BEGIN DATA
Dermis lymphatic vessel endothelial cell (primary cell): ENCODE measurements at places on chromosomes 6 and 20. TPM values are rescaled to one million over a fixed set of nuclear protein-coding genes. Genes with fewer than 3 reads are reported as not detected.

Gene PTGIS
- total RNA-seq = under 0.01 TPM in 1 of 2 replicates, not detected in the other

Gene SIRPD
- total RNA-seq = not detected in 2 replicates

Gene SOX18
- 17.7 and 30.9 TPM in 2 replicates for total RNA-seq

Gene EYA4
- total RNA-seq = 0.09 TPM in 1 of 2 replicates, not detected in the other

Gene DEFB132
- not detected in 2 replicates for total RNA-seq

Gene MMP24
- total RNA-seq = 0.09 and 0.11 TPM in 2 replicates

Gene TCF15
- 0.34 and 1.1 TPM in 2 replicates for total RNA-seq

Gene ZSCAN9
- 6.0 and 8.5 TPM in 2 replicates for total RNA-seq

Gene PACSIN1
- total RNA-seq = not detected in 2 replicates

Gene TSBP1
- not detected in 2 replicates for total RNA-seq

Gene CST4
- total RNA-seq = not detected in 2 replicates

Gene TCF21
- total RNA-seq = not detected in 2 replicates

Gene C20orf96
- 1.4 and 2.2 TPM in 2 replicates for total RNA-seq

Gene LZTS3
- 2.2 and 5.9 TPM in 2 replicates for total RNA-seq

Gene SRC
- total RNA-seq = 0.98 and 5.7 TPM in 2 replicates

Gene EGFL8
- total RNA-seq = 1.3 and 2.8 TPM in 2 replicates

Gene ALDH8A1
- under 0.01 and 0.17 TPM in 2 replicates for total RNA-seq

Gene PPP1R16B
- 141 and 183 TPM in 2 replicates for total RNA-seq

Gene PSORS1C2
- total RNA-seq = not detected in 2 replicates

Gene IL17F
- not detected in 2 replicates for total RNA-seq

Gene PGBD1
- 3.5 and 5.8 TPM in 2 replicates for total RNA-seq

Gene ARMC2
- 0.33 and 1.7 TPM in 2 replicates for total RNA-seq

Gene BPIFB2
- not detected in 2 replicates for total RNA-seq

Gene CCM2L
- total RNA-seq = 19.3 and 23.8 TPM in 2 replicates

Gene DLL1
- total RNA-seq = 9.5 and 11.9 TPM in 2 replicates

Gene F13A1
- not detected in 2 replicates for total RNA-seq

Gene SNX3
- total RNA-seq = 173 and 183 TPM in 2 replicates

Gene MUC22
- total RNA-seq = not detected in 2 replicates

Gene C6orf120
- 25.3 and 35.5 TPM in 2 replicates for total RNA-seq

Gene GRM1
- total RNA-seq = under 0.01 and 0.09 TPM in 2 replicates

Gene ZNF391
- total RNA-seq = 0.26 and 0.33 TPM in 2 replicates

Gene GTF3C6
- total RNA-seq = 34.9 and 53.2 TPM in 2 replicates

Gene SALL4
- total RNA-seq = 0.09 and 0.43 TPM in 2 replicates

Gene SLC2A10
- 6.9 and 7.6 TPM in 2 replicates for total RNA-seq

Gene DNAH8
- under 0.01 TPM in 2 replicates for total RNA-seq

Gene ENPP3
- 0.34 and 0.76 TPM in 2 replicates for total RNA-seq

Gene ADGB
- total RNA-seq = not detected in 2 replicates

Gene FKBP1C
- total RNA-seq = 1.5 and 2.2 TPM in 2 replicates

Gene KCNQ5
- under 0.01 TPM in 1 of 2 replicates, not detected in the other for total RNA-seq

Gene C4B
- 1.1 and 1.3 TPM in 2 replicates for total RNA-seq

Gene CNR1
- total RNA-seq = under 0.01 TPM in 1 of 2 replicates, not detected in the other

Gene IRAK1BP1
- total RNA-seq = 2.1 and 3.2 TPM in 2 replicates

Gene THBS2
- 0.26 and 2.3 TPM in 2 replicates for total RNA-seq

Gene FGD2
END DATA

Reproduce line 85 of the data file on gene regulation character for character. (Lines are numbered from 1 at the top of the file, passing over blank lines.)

- total RNA-seq = 2.1 and 3.2 TPM in 2 replicates